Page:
In The Second State of Cruelty (second engraving), we see an older Nero as a hackney coachman whose horse has collapsed and broken its leg under the weight of its cargo. Four frugal lawyers were too cheap to hire two carts. The carriage pitches sideways, spilling its passengers from its confines, as Nero whips the horse with such anger that he takes out the poor animal’s eye.
In Cruelty in Perfection (third engraving), Nero’s evilness is unleashed upon his pregnant lover, Ann Gill. Her mutilated body is lying before shocked witnesses. The brutality of the crime is evident as her neck, wrist and index finger have nearly been severed from her body. The finger points to the words, ‘God’s Revenge against Murder’, which are written on a book by her side, indicating Nero’s fate.
In the final engraving, The Reward of Cruelty, Nero’s body, having been tried and convicted of Ann’s murder, is delivered for dissection. In a poetic twist of fate, the anatomists carve open Nero’s corpse, spilling his intestines on the floor where a dog picks at the remains. Nero’s eye has been removed from its socket, evoking images of the old horse in the second engraving. And lastly, just as Ann’s finger pointed to Nero’s fate in the third panel, Nero’s partially severed finger points to the fate of all murderers: a pot of bones with their flesh boiled off, ready for anatomical display.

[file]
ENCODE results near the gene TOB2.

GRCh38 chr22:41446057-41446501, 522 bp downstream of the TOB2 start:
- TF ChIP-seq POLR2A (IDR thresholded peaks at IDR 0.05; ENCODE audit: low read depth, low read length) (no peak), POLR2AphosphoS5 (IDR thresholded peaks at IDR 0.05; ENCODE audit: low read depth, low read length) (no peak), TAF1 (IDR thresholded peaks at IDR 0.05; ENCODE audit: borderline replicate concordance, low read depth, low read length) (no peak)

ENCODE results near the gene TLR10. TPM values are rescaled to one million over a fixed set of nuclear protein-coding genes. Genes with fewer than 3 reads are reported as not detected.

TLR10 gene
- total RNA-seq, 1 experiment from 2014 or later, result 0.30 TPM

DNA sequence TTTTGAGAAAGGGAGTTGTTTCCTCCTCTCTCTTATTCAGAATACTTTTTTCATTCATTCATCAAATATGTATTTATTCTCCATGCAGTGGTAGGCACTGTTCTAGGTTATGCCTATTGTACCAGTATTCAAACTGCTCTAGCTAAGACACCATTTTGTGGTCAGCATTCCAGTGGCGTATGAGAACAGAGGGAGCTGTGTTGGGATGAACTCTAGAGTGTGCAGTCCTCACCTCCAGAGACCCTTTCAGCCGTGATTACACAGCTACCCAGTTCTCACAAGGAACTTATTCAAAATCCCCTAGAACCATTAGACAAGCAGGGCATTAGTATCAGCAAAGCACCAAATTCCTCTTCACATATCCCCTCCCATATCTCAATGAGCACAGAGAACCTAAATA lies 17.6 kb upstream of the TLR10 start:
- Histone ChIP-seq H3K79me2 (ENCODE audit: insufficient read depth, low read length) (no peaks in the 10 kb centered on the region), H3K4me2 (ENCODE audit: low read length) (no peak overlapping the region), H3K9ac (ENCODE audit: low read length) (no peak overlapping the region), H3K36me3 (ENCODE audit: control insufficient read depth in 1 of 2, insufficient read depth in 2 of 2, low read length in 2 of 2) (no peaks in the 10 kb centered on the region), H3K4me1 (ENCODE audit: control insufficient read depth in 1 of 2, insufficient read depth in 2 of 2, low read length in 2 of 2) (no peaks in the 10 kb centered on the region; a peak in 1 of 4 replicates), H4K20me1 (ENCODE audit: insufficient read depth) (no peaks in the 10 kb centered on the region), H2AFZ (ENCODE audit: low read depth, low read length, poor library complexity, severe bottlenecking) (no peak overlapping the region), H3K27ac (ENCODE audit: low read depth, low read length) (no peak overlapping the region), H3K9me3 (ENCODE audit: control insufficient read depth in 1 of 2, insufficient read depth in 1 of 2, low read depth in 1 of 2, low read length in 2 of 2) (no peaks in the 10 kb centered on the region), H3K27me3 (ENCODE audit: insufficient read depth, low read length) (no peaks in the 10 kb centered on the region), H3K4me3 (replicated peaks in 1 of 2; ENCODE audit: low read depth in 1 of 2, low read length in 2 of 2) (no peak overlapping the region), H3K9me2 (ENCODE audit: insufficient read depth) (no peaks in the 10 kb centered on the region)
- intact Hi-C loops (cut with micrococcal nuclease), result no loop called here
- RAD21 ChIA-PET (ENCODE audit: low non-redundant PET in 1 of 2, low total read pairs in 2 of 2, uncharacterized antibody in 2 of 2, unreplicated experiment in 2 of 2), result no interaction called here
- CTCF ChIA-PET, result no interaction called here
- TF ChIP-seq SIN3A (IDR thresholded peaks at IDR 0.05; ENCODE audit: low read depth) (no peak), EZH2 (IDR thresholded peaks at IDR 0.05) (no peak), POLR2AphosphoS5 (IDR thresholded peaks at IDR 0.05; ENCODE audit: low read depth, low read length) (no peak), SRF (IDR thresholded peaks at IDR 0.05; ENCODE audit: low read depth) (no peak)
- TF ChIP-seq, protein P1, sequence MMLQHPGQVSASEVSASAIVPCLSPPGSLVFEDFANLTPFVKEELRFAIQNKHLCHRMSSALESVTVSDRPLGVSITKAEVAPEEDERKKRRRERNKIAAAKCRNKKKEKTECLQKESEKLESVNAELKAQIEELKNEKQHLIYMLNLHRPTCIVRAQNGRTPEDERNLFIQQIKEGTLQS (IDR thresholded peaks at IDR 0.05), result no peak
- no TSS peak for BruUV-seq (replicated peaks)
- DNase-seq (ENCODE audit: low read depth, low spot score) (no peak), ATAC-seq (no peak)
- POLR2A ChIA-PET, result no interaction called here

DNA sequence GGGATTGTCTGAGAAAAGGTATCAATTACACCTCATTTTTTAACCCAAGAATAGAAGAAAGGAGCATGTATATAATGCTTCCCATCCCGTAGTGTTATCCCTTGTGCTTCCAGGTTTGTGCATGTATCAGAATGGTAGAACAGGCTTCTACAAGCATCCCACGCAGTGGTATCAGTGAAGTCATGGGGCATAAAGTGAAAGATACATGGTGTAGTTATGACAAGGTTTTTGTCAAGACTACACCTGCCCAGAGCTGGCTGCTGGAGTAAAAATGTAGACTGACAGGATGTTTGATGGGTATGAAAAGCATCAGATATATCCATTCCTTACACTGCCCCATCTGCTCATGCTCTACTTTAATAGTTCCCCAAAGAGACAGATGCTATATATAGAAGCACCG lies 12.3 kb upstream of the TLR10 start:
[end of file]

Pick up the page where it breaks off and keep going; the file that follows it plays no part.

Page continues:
The moral of the series, The Four Stages of Cruelty, is that cruel children, if left unchecked by society, become cruel adults. Hogarth suggests that it is a natural progression from Nero’s abuse of animals to his life of crime, culminating in his vicious attack on another human being. Only then does the establishment intervene with their own act of legalized violence and cruelty, Nero’s hanging and the gruesome spectacle of his dissection.
Eaten by Mountain Rats
“In 1876, Pike’s Peak Signal Station attendant Private John O’Keefe told tall tales of life in the station to lawyer, newspaper man and drinking friend, Eliphat Price. O’Keefe recounted a story of large, man-eating rats that lived in caves on Pikes Peak.
“The story grew to include how these rats attacked him and his wife and daughter in the station itself – devouring a side of beef in less than five minutes. While Private O’Keefe tried to protect his family using a club to fend off the rats, it was actually Mrs. O’Keefe who saved the day by electrocuting the rats with a coil of wire connected to the signal station’s battery.
“According to the story, her efforts were too late. Before she could connect the wire to the battery terminals, hundreds of these killer rats had already devoured Erin, the O’Keefe’s only daughter.
“O’Keefe quickly erected a grave on the summit to support his story and to woo tourists. However, O’Keefe wasn’t married and he didn’t have a daughter. Despite this, the story hit the wires and ended up being published in many newspapers around the globe.”